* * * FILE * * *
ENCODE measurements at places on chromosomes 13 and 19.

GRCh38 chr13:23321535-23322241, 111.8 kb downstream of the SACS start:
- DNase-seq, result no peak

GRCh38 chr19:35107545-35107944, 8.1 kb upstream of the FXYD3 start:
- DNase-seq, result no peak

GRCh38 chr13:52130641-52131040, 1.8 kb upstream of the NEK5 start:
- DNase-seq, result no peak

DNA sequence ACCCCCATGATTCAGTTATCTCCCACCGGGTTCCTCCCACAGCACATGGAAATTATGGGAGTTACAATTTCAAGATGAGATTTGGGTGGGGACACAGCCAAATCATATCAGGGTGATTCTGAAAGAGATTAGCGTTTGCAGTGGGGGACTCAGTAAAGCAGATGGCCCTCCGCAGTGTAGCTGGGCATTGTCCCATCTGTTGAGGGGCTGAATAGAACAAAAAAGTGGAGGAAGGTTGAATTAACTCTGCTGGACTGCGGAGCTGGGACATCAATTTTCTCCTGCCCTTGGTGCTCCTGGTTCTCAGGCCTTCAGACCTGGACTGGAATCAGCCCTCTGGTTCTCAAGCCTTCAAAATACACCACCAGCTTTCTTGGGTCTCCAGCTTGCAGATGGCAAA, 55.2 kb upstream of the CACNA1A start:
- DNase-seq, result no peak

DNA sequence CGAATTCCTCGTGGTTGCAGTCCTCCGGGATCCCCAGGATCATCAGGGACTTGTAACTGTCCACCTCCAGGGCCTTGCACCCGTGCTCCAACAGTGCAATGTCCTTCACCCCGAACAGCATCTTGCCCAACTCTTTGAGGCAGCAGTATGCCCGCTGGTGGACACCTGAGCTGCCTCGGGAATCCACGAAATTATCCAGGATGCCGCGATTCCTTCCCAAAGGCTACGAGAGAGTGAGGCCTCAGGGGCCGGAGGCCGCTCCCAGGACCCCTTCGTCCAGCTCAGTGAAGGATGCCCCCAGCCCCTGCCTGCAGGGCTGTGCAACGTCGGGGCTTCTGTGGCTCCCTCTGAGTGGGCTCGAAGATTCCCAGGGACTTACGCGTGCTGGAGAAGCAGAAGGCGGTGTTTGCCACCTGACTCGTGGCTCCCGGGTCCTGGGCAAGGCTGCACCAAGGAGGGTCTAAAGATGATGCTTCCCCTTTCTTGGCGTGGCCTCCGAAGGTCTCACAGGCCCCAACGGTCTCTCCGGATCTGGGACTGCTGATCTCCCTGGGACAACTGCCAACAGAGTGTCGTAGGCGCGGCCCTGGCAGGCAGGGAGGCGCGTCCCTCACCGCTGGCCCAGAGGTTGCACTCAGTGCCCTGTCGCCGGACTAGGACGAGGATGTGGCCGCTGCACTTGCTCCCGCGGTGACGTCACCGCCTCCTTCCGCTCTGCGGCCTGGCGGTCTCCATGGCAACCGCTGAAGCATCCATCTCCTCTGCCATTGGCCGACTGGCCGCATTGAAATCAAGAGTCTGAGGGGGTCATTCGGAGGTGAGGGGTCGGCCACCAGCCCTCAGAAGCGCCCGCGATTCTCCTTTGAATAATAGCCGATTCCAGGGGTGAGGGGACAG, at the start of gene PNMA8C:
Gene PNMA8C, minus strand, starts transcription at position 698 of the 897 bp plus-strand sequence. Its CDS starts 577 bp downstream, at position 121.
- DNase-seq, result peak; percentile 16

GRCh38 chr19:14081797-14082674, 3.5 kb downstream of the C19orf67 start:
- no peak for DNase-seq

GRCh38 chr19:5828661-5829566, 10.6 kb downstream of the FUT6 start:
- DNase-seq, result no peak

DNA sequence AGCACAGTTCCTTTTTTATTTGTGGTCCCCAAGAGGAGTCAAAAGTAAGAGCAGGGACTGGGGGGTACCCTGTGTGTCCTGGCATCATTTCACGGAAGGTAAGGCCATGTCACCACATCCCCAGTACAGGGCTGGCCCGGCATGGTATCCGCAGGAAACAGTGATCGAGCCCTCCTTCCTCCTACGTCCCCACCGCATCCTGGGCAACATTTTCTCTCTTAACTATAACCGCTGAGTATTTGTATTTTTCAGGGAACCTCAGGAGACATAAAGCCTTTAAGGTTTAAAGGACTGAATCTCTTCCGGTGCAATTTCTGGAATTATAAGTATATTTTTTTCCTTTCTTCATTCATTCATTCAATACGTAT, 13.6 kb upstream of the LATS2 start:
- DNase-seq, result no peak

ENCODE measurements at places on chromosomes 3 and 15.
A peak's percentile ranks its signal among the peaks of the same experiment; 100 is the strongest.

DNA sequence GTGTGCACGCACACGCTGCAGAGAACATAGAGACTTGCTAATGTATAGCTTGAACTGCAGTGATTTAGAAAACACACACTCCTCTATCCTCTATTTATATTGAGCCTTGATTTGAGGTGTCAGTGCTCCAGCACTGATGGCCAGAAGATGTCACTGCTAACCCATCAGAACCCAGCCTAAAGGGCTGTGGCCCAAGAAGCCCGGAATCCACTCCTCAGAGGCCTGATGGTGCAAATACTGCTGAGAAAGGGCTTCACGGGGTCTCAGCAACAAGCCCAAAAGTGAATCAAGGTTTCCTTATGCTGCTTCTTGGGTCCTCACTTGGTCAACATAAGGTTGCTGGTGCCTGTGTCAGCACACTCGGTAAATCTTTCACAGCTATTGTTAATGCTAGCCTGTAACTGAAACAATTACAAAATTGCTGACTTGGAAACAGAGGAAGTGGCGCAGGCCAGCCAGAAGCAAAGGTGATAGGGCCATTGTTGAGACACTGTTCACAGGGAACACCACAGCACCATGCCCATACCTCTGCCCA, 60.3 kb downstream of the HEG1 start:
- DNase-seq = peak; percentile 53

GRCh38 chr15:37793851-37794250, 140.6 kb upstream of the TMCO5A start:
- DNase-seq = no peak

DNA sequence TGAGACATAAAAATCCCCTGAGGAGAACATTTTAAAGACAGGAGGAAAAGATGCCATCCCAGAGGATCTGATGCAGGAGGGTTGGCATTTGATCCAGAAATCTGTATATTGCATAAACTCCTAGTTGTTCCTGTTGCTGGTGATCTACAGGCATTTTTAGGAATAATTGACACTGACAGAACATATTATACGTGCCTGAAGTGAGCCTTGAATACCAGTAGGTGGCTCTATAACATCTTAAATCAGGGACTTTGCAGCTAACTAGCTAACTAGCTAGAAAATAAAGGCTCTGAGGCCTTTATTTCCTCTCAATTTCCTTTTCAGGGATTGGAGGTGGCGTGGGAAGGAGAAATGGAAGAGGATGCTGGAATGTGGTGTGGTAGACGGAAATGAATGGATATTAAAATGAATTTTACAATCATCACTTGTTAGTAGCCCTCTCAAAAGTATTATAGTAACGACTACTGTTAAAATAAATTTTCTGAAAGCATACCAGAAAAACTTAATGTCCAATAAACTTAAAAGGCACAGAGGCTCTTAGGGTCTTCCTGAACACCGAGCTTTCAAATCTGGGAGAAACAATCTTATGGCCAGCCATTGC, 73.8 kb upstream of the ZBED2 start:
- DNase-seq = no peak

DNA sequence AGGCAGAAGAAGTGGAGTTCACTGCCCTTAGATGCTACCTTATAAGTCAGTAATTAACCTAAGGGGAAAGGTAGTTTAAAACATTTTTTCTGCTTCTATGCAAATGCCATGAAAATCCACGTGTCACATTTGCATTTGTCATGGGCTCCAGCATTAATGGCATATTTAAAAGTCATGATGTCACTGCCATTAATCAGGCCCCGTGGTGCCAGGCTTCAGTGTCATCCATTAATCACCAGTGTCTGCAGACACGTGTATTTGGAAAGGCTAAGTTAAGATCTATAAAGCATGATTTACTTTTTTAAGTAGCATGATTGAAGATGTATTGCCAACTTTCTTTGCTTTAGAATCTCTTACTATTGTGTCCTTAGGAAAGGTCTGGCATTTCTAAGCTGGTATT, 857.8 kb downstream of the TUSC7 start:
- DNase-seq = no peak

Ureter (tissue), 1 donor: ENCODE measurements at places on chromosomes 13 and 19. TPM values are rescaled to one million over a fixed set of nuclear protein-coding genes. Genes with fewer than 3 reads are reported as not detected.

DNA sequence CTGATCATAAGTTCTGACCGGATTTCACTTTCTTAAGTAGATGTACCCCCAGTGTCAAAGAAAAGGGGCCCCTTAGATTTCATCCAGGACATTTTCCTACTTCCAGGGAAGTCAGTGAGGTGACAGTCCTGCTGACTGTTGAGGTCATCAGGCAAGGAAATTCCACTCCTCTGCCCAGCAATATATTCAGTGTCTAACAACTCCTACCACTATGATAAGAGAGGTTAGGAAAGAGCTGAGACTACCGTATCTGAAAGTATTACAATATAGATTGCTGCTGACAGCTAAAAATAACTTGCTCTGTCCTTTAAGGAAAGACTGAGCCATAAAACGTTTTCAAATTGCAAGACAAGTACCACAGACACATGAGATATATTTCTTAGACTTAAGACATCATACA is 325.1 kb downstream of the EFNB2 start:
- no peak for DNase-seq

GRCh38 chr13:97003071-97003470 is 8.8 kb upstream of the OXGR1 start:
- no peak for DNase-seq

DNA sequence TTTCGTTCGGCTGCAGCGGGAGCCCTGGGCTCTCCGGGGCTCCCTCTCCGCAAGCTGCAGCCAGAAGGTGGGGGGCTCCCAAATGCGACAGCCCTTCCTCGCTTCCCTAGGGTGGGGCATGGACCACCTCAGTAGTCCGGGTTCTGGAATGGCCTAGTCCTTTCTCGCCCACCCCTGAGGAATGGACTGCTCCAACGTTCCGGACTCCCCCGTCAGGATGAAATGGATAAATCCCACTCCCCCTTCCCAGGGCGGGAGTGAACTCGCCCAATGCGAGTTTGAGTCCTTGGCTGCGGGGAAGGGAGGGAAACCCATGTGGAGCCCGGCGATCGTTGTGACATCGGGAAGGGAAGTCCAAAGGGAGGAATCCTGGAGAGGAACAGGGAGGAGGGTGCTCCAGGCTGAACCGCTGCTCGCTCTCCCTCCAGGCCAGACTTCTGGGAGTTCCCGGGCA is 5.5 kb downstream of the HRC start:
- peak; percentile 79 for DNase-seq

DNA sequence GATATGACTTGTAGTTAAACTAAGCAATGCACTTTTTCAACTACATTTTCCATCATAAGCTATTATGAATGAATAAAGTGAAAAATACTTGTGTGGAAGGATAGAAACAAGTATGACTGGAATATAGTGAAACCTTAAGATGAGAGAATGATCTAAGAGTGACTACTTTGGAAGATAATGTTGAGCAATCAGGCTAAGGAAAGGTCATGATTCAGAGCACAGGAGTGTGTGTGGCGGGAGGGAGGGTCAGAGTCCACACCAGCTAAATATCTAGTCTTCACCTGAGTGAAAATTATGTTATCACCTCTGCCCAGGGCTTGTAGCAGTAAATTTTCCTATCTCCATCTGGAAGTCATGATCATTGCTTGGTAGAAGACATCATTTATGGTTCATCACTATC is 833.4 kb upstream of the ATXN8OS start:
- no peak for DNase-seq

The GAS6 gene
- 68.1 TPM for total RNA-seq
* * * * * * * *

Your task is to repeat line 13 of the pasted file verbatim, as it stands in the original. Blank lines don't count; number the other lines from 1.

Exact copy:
GRCh38 chr19:14081797-14082674, 3.5 kb downstream of the C19orf67 start: